Related to the obvious point that people are not lightning calculators is a classic finding in psychology. People in sports often claim they can simply watch a player during a game and "know" if he is good or bad. The seminal work of George Miller, though, has shown that the human mind can only track about seven items at one time.17 In sports, though, a multitude of events are happening throughout the contest. All these events not only have to be seen and noted, the impact of these factors on wins must be ascertained. To claim that you can simply watch a player and see his or her overall contribution to wins suggests that you believe your mind can do something that research suggests is difficult. Despite the limitations of personal observation, though, human beings still tend to believe the analysis based on this approach is correct. Such overconfidence can often cause people to ignore contradictory information.
Statistical analysis, though, can overcome these issues. Spreadsheets and statistical software can evaluate more games than a person can ever personally observe. These evaluations can also allow us to look past the "most dramatic factors" and identify which factors truly matter most in terms of wins. Furthermore, the analysis can also easily change as new data arrives. Perhaps most importantly, statistical models come with confidence intervals.18 In other words, statistical models can assess the quality of the prediction being made. Try getting that kind of service from a human expert!
Number crunching does more than offer better explanations than what we get from "experts." It can also tell us when there really isn't an explanation. In other words, number crunching can help us see when a process is inherently random.
Let's illustrate this last point with an oddity from the Super Bowl. As of 2009, the National Football Conference (NFC) team has won the coin toss at the Super Bowl for 12 consecutive years. Such a streak clearly indicates that the NFC has some secret that allows it to better predict coin tosses; and the American Football Conference (AFC) better do some work if it hopes to close the "coin toss predicting gap." Then again, maybe there's another possibility. Flipping a coin is a random process.19 Even if you flipped a coin 12 times in a row with the same result, the process is still random. The outcomes don't tell us anything about the skill level of the NFC teams. This point should be obvious, since predicting a coin toss is not an actual skill.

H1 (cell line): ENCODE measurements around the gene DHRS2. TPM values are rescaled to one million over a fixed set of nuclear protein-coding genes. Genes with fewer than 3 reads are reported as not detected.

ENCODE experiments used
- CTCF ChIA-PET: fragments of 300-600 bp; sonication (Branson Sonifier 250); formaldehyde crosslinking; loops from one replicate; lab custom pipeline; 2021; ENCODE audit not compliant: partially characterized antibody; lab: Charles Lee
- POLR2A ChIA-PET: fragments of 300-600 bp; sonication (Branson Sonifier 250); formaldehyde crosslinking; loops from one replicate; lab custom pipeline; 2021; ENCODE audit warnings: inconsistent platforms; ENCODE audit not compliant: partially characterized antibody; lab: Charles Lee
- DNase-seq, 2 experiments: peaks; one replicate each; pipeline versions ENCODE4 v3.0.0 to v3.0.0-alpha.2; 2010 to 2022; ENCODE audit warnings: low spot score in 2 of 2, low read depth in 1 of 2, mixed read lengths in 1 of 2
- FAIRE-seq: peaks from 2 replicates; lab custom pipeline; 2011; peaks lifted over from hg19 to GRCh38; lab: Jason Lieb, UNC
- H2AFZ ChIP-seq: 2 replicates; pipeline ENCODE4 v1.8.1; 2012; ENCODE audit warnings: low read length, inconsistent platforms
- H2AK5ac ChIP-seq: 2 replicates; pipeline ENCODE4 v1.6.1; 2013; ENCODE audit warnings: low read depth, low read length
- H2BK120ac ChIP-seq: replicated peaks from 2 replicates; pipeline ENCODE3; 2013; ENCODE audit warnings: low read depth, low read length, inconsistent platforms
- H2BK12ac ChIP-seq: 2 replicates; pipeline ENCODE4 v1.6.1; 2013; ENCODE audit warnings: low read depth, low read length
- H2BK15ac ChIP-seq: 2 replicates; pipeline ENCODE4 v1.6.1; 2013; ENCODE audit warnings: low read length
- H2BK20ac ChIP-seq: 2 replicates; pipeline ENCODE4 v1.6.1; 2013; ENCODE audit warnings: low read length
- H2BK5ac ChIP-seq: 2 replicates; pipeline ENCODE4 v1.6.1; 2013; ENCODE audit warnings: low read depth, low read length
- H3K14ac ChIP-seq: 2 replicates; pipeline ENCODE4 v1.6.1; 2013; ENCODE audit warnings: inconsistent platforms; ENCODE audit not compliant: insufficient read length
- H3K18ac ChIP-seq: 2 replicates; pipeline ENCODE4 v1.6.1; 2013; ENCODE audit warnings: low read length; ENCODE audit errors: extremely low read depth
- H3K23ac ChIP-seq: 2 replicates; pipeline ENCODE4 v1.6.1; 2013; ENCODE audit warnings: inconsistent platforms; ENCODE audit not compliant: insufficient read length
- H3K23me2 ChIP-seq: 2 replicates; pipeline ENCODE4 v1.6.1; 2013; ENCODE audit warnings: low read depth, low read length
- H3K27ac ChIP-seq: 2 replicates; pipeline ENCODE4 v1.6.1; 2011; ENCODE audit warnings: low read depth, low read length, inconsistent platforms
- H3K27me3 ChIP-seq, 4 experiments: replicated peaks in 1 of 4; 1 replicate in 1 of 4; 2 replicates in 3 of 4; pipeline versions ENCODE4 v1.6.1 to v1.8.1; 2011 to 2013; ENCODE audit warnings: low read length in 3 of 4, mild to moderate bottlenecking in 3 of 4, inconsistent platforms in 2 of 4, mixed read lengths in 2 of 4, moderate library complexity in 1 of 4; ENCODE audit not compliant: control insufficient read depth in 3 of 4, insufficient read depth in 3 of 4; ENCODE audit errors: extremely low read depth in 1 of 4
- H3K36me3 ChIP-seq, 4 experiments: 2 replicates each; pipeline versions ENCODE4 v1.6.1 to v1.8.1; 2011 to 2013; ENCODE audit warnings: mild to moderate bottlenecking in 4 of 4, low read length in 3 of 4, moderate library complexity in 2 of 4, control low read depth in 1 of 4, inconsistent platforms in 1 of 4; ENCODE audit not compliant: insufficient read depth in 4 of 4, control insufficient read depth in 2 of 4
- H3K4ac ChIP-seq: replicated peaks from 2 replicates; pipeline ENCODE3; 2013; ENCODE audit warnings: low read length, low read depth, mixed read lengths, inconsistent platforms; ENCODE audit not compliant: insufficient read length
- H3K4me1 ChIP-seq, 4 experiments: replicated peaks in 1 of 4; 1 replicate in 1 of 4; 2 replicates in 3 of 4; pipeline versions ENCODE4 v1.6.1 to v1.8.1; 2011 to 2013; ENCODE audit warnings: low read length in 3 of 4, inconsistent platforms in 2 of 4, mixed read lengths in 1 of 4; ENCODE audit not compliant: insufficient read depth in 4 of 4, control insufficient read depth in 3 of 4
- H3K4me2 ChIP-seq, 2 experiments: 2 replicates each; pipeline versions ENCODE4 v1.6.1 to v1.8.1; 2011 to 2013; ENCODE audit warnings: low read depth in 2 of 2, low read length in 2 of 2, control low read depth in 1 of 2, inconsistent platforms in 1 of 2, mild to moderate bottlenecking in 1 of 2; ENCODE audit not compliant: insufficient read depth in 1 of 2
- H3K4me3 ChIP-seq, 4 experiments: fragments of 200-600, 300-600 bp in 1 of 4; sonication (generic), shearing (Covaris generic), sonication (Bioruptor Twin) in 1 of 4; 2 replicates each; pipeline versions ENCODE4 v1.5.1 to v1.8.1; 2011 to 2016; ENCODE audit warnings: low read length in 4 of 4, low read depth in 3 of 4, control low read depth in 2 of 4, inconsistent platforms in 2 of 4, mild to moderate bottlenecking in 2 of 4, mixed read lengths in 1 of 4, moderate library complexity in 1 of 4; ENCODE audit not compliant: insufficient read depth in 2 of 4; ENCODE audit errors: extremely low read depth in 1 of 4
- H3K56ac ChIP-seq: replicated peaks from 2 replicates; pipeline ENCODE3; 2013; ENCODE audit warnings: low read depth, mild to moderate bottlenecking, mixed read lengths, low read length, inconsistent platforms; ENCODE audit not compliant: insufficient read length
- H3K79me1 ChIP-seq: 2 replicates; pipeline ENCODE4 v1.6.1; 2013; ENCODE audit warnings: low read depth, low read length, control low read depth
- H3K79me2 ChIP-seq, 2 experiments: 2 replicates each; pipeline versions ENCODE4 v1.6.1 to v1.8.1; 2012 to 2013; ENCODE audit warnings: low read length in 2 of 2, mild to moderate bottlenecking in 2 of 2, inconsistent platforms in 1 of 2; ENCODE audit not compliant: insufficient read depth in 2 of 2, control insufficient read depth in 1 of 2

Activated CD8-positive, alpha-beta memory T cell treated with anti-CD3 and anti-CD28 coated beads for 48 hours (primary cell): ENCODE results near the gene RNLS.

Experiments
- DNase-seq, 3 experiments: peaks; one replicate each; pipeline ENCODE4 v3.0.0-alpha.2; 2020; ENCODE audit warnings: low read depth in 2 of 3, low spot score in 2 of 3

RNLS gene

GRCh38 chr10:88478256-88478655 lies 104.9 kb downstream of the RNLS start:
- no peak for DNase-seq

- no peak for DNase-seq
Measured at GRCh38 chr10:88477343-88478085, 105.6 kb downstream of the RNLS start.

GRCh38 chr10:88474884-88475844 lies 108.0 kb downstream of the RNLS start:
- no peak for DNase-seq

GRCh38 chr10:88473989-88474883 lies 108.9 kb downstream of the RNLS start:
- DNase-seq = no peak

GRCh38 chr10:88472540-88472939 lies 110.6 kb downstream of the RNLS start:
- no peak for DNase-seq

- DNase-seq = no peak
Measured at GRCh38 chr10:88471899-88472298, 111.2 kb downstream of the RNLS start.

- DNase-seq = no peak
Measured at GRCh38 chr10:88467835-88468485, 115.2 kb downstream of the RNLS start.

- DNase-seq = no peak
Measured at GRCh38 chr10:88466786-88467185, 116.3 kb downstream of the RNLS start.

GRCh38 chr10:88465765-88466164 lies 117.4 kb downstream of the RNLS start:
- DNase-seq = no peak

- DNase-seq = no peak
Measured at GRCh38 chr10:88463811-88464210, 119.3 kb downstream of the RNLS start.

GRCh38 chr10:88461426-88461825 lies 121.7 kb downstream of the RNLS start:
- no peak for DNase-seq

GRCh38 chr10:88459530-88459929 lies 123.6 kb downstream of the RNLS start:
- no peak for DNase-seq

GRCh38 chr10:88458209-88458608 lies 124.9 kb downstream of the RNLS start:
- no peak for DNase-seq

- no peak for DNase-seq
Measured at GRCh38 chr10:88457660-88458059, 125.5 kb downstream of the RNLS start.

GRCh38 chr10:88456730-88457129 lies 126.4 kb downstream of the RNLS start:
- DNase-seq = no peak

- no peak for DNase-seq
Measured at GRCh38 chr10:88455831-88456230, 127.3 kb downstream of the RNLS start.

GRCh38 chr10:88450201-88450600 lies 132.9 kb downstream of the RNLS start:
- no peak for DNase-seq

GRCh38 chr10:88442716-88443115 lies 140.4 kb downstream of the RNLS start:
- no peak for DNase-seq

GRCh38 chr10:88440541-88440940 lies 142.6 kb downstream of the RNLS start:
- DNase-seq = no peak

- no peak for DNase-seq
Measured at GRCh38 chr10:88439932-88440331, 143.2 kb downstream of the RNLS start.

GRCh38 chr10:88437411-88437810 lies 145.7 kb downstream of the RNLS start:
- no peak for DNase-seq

This simple story highlights an additional advantage of analyzing sports data, and another potential pitfall for decision-makers. Some numbers that we associate with an athlete represent the skills of the performer. Other numbers, though, are not about a player's skill, but instead are determined by the actions of the player's teammates (or coaching or some random process). The analysis of numbers can actually clue us in on the skills versus non-skills argument. In the absence of such analysis, though, a decision-maker can actually suffer from the "wrath of randomness." Specifically, a decision-maker can be fooled by numbers that are as reliable predictors of the future as the numbers generated by our coin-flipping game. When that happens, money can be wasted on players who are not really helping. Or on the flip side, a player with some supposedly poor numbers can be removed from the roster when in fact the player is actually helping the team win.
A Century of Mistakes in Baseball
Although the "wrath of randomness" does rear its head in the study of sports, often the numbers do tell a story. Let's start with a great story that reveals a century of mistakes in Major League Baseball (MLB).
In 1997, the Oakland A's ranked toward the bottom in Major League Baseball, in respect to both team payroll and winning percentage. The next season, Billy Beane became general manager, and part of this story stayed pretty much the same. Specifically, the lack of spending on players didn't change. What did change were the outcomes achieved by the A's. From 1999 to 2002, only the New York Yankees, a team that spent three times more on playing talent than Beane, managed to win more games in the American League. The term "more" is a bit misleading. The Yankees actually won only two more games than the A's across these four seasons.
How was this possible? It's been argued20 that the key was Beane's ability to recognize specific inefficiencies in baseball's labor market. Such inefficiencies allowed Beane to pick up talent that was both cheap and productive.21